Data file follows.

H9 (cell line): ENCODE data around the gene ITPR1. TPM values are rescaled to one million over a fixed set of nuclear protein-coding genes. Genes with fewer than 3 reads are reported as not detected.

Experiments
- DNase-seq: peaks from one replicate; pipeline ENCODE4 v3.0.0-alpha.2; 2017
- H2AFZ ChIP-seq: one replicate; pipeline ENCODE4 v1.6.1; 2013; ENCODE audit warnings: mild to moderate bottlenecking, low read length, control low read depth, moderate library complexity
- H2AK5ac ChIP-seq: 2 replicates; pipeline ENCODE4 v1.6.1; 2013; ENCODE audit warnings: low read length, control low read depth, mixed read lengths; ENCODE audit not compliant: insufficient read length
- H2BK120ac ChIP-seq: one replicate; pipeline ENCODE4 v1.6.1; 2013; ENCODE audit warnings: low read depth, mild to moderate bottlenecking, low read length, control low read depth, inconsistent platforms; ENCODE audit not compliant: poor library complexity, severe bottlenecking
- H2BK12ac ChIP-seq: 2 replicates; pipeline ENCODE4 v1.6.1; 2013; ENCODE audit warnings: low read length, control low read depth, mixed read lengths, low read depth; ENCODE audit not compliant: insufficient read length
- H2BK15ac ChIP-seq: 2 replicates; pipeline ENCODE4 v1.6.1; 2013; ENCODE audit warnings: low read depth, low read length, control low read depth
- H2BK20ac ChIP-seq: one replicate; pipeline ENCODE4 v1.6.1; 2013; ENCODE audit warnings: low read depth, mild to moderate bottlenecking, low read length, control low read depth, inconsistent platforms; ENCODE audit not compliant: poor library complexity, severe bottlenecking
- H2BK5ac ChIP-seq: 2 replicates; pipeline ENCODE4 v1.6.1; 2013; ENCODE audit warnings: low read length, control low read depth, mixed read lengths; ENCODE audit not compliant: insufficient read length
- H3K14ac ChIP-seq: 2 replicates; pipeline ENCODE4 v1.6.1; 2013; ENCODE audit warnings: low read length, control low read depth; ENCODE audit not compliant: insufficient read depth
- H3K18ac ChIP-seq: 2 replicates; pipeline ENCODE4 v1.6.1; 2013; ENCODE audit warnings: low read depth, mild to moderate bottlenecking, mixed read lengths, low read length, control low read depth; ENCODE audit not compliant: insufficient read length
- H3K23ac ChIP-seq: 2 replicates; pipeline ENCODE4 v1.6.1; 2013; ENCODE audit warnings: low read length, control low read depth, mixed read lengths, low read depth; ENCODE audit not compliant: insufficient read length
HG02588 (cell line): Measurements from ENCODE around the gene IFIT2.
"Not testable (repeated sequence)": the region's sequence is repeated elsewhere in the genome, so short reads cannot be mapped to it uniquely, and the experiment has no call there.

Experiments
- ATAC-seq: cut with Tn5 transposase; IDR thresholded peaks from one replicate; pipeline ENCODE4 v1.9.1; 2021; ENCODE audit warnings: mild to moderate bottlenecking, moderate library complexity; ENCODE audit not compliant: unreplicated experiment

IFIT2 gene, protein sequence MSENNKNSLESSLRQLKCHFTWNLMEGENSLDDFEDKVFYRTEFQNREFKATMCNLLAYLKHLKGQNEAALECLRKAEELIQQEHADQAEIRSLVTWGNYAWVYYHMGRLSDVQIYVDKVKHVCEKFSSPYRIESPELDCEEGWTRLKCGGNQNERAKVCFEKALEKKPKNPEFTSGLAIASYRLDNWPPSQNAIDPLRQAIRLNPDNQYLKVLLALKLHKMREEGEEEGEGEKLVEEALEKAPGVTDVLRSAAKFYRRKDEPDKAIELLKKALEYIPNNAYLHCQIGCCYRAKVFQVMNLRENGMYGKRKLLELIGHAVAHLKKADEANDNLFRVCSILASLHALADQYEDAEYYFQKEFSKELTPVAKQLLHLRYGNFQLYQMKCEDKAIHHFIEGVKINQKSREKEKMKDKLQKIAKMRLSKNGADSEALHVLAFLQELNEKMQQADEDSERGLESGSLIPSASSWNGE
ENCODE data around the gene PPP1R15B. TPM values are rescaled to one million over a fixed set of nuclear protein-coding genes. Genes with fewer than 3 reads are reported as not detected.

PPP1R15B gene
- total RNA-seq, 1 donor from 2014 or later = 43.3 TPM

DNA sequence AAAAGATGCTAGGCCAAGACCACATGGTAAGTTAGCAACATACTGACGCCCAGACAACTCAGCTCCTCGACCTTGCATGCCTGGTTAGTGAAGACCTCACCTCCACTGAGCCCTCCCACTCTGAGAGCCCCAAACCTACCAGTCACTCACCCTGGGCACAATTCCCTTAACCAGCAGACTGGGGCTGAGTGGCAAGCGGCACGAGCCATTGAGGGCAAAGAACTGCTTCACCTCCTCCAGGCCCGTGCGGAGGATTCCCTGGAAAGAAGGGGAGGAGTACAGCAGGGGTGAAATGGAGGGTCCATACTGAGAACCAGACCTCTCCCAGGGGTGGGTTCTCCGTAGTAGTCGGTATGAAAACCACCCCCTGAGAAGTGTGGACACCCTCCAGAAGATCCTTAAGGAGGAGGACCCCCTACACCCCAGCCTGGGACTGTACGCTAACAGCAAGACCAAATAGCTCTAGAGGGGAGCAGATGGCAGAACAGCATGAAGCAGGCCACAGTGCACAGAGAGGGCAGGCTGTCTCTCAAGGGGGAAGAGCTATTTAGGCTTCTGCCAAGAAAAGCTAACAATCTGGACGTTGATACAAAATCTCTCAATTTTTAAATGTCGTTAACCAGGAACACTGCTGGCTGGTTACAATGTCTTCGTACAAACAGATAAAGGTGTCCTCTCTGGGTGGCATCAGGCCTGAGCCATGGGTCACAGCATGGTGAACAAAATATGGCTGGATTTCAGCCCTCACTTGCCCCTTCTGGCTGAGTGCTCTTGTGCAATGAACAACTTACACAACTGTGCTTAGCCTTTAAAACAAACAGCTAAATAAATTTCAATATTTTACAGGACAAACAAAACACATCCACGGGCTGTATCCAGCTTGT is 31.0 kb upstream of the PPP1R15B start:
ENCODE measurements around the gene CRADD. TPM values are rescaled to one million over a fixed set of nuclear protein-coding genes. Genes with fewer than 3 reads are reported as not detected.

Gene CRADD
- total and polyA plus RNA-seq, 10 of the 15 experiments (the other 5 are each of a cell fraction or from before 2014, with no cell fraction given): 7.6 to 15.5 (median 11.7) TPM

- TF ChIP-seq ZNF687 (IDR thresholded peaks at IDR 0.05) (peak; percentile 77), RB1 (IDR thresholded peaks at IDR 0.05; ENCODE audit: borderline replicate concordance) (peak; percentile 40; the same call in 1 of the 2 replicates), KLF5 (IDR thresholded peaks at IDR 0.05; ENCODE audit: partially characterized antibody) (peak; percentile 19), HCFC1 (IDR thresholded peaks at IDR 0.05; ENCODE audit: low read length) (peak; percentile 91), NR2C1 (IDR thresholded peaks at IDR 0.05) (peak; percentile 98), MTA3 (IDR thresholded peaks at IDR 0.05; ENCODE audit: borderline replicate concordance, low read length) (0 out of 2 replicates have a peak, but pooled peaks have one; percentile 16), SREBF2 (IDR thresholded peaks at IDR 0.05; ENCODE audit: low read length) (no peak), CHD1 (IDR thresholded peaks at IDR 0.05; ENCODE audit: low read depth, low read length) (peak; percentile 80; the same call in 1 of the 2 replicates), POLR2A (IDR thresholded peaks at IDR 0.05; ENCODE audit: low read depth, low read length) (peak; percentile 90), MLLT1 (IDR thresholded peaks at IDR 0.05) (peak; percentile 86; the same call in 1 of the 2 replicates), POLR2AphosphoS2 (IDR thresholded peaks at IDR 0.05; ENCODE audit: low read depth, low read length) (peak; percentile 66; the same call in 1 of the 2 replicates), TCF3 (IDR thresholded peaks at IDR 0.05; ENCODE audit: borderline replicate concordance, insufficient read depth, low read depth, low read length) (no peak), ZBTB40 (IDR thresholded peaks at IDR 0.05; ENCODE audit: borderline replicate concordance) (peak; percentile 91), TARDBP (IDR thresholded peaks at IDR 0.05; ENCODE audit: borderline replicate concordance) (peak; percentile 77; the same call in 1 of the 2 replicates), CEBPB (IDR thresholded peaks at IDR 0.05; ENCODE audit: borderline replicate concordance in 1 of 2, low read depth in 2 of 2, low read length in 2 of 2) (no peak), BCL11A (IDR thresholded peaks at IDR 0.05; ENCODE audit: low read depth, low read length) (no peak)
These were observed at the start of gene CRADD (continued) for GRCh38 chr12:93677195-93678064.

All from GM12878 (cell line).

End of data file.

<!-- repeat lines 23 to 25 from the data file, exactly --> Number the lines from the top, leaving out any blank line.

ENCODE measurements around the gene CRADD. TPM values are rescaled to one million over a fixed set of nuclear protein-coding genes. Genes with fewer than 3 reads are reported as not detected.

Gene CRADD
- total and polyA plus RNA-seq, 10 of the 15 experiments (the other 5 are each of a cell fraction or from before 2014, with no cell fraction given): 7.6 to 15.5 (median 11.7) TPM